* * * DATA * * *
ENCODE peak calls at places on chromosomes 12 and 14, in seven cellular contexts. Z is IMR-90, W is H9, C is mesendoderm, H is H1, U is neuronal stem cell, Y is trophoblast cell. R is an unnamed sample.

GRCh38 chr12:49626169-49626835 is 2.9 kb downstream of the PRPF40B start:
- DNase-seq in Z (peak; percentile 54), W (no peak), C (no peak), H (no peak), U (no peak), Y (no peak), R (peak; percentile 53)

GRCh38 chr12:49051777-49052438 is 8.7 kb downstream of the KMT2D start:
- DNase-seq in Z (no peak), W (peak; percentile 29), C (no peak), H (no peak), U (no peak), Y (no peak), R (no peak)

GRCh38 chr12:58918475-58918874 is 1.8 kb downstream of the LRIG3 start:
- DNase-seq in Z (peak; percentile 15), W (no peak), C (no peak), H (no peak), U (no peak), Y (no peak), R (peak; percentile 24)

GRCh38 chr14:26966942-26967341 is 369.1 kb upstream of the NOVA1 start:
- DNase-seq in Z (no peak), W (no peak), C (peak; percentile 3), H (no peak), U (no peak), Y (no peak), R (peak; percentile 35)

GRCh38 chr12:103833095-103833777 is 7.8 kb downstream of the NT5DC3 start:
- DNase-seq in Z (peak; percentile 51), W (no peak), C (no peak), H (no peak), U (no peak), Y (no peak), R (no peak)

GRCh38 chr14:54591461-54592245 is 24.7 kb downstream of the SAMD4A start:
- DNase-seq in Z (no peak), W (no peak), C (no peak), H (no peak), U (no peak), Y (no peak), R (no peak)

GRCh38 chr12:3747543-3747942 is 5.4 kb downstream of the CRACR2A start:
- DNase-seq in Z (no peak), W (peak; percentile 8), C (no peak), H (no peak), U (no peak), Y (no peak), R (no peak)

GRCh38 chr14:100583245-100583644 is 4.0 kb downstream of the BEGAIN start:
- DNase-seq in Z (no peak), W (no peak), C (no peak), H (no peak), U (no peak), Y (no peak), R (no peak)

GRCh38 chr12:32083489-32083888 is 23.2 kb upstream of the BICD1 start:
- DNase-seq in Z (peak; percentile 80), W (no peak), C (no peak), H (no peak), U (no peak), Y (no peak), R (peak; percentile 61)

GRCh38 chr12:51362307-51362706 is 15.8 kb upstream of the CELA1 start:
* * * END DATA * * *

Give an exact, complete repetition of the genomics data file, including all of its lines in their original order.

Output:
ENCODE peak calls at places on chromosomes 12 and 14, in seven cellular contexts. Z is IMR-90, W is H9, C is mesendoderm, H is H1, U is neuronal stem cell, Y is trophoblast cell. R is an unnamed sample.

GRCh38 chr12:49626169-49626835 is 2.9 kb downstream of the PRPF40B start:
- DNase-seq in Z (peak; percentile 54), W (no peak), C (no peak), H (no peak), U (no peak), Y (no peak), R (peak; percentile 53)

GRCh38 chr12:49051777-49052438 is 8.7 kb downstream of the KMT2D start:
- DNase-seq in Z (no peak), W (peak; percentile 29), C (no peak), H (no peak), U (no peak), Y (no peak), R (no peak)

GRCh38 chr12:58918475-58918874 is 1.8 kb downstream of the LRIG3 start:
- DNase-seq in Z (peak; percentile 15), W (no peak), C (no peak), H (no peak), U (no peak), Y (no peak), R (peak; percentile 24)

GRCh38 chr14:26966942-26967341 is 369.1 kb upstream of the NOVA1 start:
- DNase-seq in Z (no peak), W (no peak), C (peak; percentile 3), H (no peak), U (no peak), Y (no peak), R (peak; percentile 35)

GRCh38 chr12:103833095-103833777 is 7.8 kb downstream of the NT5DC3 start:
- DNase-seq in Z (peak; percentile 51), W (no peak), C (no peak), H (no peak), U (no peak), Y (no peak), R (no peak)

GRCh38 chr14:54591461-54592245 is 24.7 kb downstream of the SAMD4A start:
- DNase-seq in Z (no peak), W (no peak), C (no peak), H (no peak), U (no peak), Y (no peak), R (no peak)

GRCh38 chr12:3747543-3747942 is 5.4 kb downstream of the CRACR2A start:
- DNase-seq in Z (no peak), W (peak; percentile 8), C (no peak), H (no peak), U (no peak), Y (no peak), R (no peak)

GRCh38 chr14:100583245-100583644 is 4.0 kb downstream of the BEGAIN start:
- DNase-seq in Z (no peak), W (no peak), C (no peak), H (no peak), U (no peak), Y (no peak), R (no peak)

GRCh38 chr12:32083489-32083888 is 23.2 kb upstream of the BICD1 start:
- DNase-seq in Z (peak; percentile 80), W (no peak), C (no peak), H (no peak), U (no peak), Y (no peak), R (peak; percentile 61)

GRCh38 chr12:51362307-51362706 is 15.8 kb upstream of the CELA1 start: